If we have a finite automaton that accepts a string,

is there any numerical relationship that always is true like S ≥ |w| or something similar?

Where |w| the length of the string and S the number of transited states (counting multiplicities).

For example, if we have this automata and the string w = 010 :

enter image description here

S = 3 and |w| = 3.

In this case, S = |w|

I'm new in computer science and i was thinking there has to be a rule of that kind but I have not found explicitly in the books that I started on computational theory.

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    $\begingroup$ Welcome to CS.SE! What are your thoughts? What analysis and research have you done so far? A one-sentence question usually isn't a good fit here; we want you to provide background and context (what's the motivation for the question? where did you run across this), exhaust all reasonable ways you could solve this on your own, and show us in the question what you've tried so far, what progress you've made, and where you got stuck. Also, the body of the question should be a self-contained question, and the title should be a short summary, not a full sentence. $\endgroup$ – D.W. Aug 26 '16 at 18:09
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    $\begingroup$ Finally, it's not clear to me what you are asking. What do you mean by "transited during analysis"? Why do you believe there is a single numerical ratio that is correct for all possible automata? What kind of answer are you looking for? Please edit the question to address this feedback. $\endgroup$ – D.W. Aug 26 '16 at 18:10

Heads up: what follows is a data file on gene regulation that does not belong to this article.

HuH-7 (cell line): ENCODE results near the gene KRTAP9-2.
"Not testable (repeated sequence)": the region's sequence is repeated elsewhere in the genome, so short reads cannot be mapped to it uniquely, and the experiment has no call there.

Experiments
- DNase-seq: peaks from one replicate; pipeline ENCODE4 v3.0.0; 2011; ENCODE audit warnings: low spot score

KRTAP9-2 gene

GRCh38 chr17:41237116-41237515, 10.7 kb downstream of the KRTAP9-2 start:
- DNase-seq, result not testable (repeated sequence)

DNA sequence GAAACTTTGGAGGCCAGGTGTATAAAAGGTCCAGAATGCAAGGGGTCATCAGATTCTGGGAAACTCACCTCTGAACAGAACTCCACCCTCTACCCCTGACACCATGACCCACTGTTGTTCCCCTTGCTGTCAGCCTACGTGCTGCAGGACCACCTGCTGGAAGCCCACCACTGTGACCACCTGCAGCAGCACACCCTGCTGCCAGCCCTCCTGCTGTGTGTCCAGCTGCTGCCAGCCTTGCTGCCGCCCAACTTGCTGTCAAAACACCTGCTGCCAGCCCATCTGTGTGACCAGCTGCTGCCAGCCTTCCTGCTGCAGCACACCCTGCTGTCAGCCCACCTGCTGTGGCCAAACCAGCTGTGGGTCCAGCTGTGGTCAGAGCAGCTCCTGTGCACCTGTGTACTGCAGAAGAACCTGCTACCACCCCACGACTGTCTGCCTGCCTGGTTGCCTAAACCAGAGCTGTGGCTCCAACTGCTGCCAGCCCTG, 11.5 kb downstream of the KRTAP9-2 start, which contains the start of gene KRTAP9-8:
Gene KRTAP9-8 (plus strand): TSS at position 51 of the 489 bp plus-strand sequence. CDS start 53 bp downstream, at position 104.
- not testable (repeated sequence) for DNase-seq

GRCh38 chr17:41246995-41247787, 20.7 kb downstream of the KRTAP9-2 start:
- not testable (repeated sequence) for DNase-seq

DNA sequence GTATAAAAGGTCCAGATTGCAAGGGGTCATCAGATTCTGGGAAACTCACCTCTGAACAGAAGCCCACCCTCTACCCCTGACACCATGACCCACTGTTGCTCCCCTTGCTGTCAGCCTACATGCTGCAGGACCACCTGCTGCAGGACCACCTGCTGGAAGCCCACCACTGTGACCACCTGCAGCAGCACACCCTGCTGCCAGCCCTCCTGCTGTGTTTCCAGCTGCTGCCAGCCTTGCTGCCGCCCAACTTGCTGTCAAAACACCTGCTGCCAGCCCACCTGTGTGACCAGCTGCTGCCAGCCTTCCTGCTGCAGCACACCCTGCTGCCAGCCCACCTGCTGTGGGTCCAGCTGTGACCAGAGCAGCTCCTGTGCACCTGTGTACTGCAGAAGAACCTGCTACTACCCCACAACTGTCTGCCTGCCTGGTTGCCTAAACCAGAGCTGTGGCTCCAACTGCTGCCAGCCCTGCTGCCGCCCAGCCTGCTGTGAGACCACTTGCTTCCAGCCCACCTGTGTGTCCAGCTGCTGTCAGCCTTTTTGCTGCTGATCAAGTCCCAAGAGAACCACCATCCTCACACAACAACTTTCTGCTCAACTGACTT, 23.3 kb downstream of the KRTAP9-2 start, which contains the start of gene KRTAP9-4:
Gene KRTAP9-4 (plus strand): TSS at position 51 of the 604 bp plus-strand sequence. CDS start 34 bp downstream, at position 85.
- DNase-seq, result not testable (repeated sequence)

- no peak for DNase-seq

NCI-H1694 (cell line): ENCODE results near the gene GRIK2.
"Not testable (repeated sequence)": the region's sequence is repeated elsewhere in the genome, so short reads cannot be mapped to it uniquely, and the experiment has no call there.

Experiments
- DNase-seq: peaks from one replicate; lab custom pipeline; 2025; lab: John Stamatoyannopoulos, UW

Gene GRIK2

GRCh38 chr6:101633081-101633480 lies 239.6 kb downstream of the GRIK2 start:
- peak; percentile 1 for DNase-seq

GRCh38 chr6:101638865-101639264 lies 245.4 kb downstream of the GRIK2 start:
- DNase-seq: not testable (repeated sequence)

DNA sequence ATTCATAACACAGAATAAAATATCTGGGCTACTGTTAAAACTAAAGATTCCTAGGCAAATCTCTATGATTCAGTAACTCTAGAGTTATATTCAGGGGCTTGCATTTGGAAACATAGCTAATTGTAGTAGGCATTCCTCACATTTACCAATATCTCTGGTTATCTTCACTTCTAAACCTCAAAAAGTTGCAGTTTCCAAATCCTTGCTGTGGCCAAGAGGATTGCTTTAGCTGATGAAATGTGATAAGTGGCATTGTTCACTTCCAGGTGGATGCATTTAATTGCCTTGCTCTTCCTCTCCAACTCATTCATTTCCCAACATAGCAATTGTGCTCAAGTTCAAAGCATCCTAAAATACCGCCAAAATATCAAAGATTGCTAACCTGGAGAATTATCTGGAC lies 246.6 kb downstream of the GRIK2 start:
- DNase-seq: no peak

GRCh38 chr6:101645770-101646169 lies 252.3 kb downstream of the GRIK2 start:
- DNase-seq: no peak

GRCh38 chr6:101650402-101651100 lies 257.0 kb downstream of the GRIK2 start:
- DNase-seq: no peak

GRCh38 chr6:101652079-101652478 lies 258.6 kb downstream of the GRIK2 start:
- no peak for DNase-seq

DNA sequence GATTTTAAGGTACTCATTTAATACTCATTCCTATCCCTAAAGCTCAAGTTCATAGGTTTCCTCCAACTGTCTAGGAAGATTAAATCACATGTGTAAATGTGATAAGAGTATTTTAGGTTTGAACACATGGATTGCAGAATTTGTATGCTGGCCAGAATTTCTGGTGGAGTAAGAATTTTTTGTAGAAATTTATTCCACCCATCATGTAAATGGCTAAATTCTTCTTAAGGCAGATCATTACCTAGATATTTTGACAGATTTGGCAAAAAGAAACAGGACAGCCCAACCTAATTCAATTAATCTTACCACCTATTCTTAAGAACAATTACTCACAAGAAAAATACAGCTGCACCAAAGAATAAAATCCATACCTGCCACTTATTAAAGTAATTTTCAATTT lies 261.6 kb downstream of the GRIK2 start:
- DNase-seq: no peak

• $\begingroup$ I also cannot figure out what is your question. $\endgroup$ – Yuval Filmus Aug 26 '16 at 18:20
  • $\begingroup$ Thanks for the coments. I will try to be more clear next time and get better with my english also... $\endgroup$ – Samuel Salvatella Aug 26 '16 at 18:26
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    $\begingroup$ Thanks for the edits, that helps a lot! By S, do you mean the number of different states (so if a state is visited 20 times you only count it once)? Or do you also want to count multiplicities? For instance, if one state is visited 20 times and another state is visited 30 times, should S be 20+30=50 or should it be 1+1=2? Also, have you tried working through some examples? You should try to work out the answer on your own. A good approach is to try some small examples, then make a conjecture and see if you can prove it; and see if you can find any example that violates it. $\endgroup$ – D.W. Aug 26 '16 at 18:39

The way you have defined S, we will always have $S \ge |w|$. Why? Because each time the automaton reads one symbol from $w$, it follows one transition and visits the state at the end of that transition, incrementing $S$ by one. In other words, we add one to $S$ for each symbol in $w$. Thus $S$ is at least as large to the number of symbols in $w$. (It might be larger if you follow $\epsilon$-transitions, as they don't consume any symbols in $w$ but do visit a state.)

Try working through a few examples and it should become clearer.

  • $\begingroup$ Thanks for yout answer. We will always have S=|w|independently the automaton? If we have an automaton with ε -transitions it is posible to have S > |w|, no? $\endgroup$ – Samuel Salvatella Aug 28 '16 at 17:07
  • $\begingroup$ @SamuelSalvatella, yes, you're completely right; we can have $S >|w|$. Thank you for highlighting this. I've edited my answer accordingly -- see the edited answer. $\endgroup$ – D.W. Aug 28 '16 at 23:07

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